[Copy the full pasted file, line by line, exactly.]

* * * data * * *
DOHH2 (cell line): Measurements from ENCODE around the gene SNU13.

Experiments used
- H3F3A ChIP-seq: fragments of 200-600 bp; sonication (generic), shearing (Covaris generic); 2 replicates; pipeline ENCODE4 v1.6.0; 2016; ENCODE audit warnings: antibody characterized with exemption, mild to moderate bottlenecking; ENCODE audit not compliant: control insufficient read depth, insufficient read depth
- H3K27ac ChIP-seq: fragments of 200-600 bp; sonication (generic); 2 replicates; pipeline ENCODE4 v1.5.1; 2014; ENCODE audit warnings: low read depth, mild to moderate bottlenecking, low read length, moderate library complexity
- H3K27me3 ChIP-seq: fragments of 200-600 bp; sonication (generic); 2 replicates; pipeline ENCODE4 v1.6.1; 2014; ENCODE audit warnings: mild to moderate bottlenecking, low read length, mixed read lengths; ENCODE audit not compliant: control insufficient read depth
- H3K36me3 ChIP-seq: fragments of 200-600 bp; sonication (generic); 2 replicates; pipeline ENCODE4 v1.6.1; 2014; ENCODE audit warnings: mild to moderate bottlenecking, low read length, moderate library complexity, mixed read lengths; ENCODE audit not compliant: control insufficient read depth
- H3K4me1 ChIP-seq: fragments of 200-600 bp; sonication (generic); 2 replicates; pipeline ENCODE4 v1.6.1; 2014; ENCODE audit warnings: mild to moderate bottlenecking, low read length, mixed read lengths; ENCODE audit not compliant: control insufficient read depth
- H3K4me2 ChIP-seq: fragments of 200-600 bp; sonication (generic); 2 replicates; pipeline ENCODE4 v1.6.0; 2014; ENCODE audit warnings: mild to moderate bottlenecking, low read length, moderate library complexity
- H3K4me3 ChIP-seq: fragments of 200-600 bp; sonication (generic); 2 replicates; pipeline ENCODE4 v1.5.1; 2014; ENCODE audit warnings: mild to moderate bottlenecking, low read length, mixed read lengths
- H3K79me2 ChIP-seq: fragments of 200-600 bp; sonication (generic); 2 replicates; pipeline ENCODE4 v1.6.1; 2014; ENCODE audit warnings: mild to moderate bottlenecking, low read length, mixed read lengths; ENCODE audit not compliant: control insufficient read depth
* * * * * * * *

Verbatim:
DOHH2 (cell line): Measurements from ENCODE around the gene SNU13.

Experiments used
- H3F3A ChIP-seq: fragments of 200-600 bp; sonication (generic), shearing (Covaris generic); 2 replicates; pipeline ENCODE4 v1.6.0; 2016; ENCODE audit warnings: antibody characterized with exemption, mild to moderate bottlenecking; ENCODE audit not compliant: control insufficient read depth, insufficient read depth
- H3K27ac ChIP-seq: fragments of 200-600 bp; sonication (generic); 2 replicates; pipeline ENCODE4 v1.5.1; 2014; ENCODE audit warnings: low read depth, mild to moderate bottlenecking, low read length, moderate library complexity
- H3K27me3 ChIP-seq: fragments of 200-600 bp; sonication (generic); 2 replicates; pipeline ENCODE4 v1.6.1; 2014; ENCODE audit warnings: mild to moderate bottlenecking, low read length, mixed read lengths; ENCODE audit not compliant: control insufficient read depth
- H3K36me3 ChIP-seq: fragments of 200-600 bp; sonication (generic); 2 replicates; pipeline ENCODE4 v1.6.1; 2014; ENCODE audit warnings: mild to moderate bottlenecking, low read length, moderate library complexity, mixed read lengths; ENCODE audit not compliant: control insufficient read depth
- H3K4me1 ChIP-seq: fragments of 200-600 bp; sonication (generic); 2 replicates; pipeline ENCODE4 v1.6.1; 2014; ENCODE audit warnings: mild to moderate bottlenecking, low read length, mixed read lengths; ENCODE audit not compliant: control insufficient read depth
- H3K4me2 ChIP-seq: fragments of 200-600 bp; sonication (generic); 2 replicates; pipeline ENCODE4 v1.6.0; 2014; ENCODE audit warnings: mild to moderate bottlenecking, low read length, moderate library complexity
- H3K4me3 ChIP-seq: fragments of 200-600 bp; sonication (generic); 2 replicates; pipeline ENCODE4 v1.5.1; 2014; ENCODE audit warnings: mild to moderate bottlenecking, low read length, mixed read lengths
- H3K79me2 ChIP-seq: fragments of 200-600 bp; sonication (generic); 2 replicates; pipeline ENCODE4 v1.6.1; 2014; ENCODE audit warnings: mild to moderate bottlenecking, low read length, mixed read lengths; ENCODE audit not compliant: control insufficient read depth